The terms of full membership in society have, in the United States, as elsewhere, been conditioned on citizens conforming to a specific set of sexual norms. Some of these terms of sexual citizenship have been explicitly encoded into U.S. law. These have included, among many others, the historical ban on immigration of homosexuals, criminal proscriptions on the act of sodomy, the now rarely enforced bans on sex outside of marriage, and the still enforced criminal prohibitions on prostitution. Other sexual norms have largely been enforced extralegally through social sanctions. For example, the widespread disapproval of sex by unmarried women in the early twentieth century led to the ostracizing of unmarried pregnant women from polite society.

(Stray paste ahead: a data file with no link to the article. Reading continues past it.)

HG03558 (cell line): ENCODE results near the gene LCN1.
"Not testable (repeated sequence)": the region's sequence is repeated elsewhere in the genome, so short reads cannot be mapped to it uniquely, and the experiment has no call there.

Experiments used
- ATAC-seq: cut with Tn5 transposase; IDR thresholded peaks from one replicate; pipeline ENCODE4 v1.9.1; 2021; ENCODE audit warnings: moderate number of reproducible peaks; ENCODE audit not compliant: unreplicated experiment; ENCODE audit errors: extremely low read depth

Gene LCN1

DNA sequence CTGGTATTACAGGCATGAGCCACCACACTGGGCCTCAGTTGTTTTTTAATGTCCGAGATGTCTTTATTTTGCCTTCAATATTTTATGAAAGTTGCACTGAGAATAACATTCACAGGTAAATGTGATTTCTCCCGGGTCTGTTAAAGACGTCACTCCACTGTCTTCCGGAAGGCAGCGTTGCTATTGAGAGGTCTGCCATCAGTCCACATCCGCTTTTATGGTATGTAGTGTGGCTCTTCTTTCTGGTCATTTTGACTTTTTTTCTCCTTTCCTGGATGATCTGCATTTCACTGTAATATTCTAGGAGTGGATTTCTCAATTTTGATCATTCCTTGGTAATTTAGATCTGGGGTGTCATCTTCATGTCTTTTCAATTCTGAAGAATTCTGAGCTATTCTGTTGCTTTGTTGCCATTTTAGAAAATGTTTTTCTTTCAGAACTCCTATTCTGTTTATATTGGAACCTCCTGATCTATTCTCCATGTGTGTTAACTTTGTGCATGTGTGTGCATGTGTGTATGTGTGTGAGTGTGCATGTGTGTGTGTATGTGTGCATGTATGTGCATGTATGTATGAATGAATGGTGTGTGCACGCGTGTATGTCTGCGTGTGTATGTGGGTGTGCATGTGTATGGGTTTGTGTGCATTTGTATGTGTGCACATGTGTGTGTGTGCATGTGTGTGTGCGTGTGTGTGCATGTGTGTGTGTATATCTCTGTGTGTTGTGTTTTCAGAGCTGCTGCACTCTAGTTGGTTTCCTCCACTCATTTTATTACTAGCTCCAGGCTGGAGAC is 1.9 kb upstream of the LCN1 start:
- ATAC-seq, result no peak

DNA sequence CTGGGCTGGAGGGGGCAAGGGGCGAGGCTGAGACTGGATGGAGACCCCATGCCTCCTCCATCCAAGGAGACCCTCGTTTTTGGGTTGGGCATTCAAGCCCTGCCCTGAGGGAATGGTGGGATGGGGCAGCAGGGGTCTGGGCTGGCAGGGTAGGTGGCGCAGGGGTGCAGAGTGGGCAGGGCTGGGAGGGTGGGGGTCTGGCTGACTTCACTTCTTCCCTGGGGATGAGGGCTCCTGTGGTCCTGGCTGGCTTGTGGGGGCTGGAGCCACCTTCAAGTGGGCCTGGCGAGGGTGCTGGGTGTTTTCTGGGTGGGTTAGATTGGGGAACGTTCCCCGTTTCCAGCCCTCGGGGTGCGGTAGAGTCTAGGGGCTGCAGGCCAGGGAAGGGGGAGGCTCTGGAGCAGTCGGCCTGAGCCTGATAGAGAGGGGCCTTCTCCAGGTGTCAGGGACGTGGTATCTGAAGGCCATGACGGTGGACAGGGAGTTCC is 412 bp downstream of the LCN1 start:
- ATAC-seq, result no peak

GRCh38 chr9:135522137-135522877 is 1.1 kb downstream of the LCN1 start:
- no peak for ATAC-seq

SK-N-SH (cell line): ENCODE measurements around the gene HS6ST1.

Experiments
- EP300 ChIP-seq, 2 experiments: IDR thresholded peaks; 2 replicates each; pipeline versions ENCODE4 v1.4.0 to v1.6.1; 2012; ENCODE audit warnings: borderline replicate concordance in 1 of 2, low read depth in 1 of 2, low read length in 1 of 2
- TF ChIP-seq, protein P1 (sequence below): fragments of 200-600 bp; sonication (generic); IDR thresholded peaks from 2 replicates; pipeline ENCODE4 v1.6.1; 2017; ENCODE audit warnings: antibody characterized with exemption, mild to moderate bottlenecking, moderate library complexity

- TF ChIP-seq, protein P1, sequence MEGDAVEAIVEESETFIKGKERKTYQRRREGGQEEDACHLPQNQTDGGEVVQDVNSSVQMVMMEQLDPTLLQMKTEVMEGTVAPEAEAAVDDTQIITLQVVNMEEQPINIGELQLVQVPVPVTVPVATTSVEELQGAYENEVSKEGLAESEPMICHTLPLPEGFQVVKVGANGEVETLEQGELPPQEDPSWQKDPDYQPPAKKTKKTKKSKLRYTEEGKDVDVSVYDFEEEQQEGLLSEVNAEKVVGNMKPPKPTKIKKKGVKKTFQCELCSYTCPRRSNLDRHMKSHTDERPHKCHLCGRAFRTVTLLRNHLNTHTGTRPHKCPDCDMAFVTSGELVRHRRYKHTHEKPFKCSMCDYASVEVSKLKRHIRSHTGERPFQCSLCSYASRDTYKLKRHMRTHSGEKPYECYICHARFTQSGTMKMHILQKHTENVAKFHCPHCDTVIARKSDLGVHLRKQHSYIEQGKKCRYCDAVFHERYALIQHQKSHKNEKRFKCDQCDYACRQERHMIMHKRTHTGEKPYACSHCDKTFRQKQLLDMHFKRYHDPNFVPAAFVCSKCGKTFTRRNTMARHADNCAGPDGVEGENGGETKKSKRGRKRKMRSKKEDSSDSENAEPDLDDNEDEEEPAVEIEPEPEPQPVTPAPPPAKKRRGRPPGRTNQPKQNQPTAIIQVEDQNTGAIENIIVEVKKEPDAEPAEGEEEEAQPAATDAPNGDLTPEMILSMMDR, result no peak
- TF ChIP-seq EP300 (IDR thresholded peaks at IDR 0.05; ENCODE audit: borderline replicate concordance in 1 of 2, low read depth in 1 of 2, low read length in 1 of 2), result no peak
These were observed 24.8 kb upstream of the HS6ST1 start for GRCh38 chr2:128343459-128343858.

In the last few decades, the terms of sexual citizenship have undoubtedly changed. The U.S. Supreme Court boldly announced, in the landmark case of Lawrence v. Texas in 2003, that states could no longer criminalize sodomy, whether homosexual or heterosexual. Four state supreme courts have now struck down state laws banning same-sex marriage, and three of these states are now authorizing such marriages. In addition, three states, Maine, New Hampshire, and Vermont, recently adopted same-sex marriage legislatively. Almost all citizens now engage in sex before marriage, and most teenagers are sexually active. Furthermore, while women bearing children out of wedlock is still controversial, society is now far from a consensus that it is morally wrong.